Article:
Deakin Communicating Science 2016

EES 200/101

Are they all connected?

hemispheres-seasonshttps://suzannerbanks.files.wordpress.com/2013/04/hemispheres-seasons.gif

Seasons and Solstices
The seasons are controlled by the sun and the moons positions throughout the earth’s axis. Being in Australia, there are no concrete seasons as we have such a vast variety from the wet and dry seasons in the northern parts of the country and the more temperate regions in the southern half of the continent.
Depending on the month and where you are situated around Australia, the weather will be defined by either the tropic seasons or the temperate zone. These zones are defined by many different aspects, them being; the humidity, average temperatures throughout the appointed season and the amount of rainfall and storms directed at that particular area during the season. The rough seasonal months are as followed for temperate regions of NSW, VIC, SA, TAS and southern WA. Summer: Dec-Feb
Autumn: Mar-May
Winter: Jun-Aug
Spring: Sep-Nov
[Wells K, 2013]

The solstices are changing every year due to the fact that it actually takes 365.256 days to complete one orbit of the sun but we as humans, round it up to 365 or 366 days. So in saying this the solstice this year in the summer is – December 21 and in the winter – June 21. The solstice, also known as the equinox occurs when the Earth is tilted at an angle of 23.5 degrees from its vertical axis. In saying this, if the Earth’s rotation was a right angle to the suns axis instead of being the 23.5 degrees, the Earth would ultimately have no solstice or seasons, which to me doesn’t seem like a large gap of degrees, but according to the universe, it can be quite catastrophic.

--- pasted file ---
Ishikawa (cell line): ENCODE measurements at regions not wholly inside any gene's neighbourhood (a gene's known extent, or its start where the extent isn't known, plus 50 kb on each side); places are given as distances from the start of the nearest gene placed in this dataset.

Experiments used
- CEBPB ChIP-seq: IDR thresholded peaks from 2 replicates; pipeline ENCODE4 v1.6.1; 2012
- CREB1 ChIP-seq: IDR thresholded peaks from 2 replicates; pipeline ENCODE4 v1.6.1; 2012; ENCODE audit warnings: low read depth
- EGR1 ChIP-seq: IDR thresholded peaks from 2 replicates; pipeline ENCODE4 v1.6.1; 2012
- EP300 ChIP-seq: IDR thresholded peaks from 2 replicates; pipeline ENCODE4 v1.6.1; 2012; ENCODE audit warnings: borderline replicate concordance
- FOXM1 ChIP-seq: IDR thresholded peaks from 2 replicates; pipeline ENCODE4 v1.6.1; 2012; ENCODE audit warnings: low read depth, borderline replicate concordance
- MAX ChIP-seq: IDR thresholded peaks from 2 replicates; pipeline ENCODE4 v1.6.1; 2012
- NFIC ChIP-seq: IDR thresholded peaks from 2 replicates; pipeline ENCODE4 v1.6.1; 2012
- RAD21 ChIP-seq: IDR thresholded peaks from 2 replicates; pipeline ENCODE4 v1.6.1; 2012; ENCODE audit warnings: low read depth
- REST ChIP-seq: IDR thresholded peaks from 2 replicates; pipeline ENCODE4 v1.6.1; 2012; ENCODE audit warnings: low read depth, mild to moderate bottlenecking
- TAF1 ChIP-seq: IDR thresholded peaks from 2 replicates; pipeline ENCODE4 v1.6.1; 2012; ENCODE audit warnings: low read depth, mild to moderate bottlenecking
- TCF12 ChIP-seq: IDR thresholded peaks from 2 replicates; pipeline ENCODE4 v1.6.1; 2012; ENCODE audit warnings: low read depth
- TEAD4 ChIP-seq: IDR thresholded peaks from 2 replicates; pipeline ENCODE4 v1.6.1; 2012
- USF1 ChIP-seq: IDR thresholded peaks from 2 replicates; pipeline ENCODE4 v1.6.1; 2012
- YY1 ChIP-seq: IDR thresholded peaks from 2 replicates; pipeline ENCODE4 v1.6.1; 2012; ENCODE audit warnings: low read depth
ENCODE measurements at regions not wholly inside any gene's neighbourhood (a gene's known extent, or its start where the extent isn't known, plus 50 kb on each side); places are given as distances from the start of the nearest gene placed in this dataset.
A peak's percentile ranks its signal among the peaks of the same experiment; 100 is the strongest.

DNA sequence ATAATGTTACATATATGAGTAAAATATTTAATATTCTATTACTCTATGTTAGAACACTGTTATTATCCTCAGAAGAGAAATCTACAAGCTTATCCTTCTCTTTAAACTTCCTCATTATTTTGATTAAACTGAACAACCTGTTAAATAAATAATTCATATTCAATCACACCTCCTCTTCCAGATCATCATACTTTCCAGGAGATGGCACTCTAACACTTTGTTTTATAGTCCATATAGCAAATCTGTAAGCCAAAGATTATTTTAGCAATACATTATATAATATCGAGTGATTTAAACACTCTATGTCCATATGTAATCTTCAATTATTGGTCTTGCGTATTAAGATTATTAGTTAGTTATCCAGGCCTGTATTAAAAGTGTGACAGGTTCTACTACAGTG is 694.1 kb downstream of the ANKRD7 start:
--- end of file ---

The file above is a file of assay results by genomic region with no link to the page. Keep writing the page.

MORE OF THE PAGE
The summer solstice or summer equinox is the longest day in the year, it is the only day of the year with longest amount of day hours and shortest amount night hours, making it greatly important in most mythologies and old rituals. The same goes for the winter solstice or winter equinox, which is the shortest day and the longest night of the year. [Swinburne University, 2016]
norsethor

One particular mythology is the feast of Juul, which was a pre-Christian festival celebrated by the Scandinavians at the time of the December solstice. As it was I the northern hemisphere, it was winter, so fires were lit to symbolise the heat, light and life-giving properties of the returning sun. The Juul log was cut down, bought in to the centre of the camp and burned in honour of the great Scandinavian god Thor. A piece of the log was then kept as a token of good luck and then used as the kindling for the following years Juul ceremony. [Time and Date, 2016] Written by Felicity Weir

Citation 1: http://astronomy.swin.edu.au/cms/astro/cosmos/*/Solstice Citation 2: http://www.australia.gov.au/about-australia/australian-story/austn-weather-and-the-seasons
Citation 3: http://www.timeanddate.com/calendar/december-solstice-customs.html

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One comment on “Are they all connected?

  1. chrisjhicks
    April 29, 2016

    I thought you were going to go into the differences between Australian and American/European seasons. Which is an interesting topic. For instance the various aboriginal people of Australia had different numbers of seasons, sometimes seven or more.

    You could’ve also looked at Seasonal Lag. Where seasonal temperature peaks and lows happen a while after the solstices when we get most/least sun.

    PS. Solstice =/= equinox. Solstices happen in mid winter/summer where the length of days and nights is most even. Equinoxes happen in spring and autumn when the lengths are equal.

    Like

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This entry was posted on April 27, 2016 by in Uncategorized.

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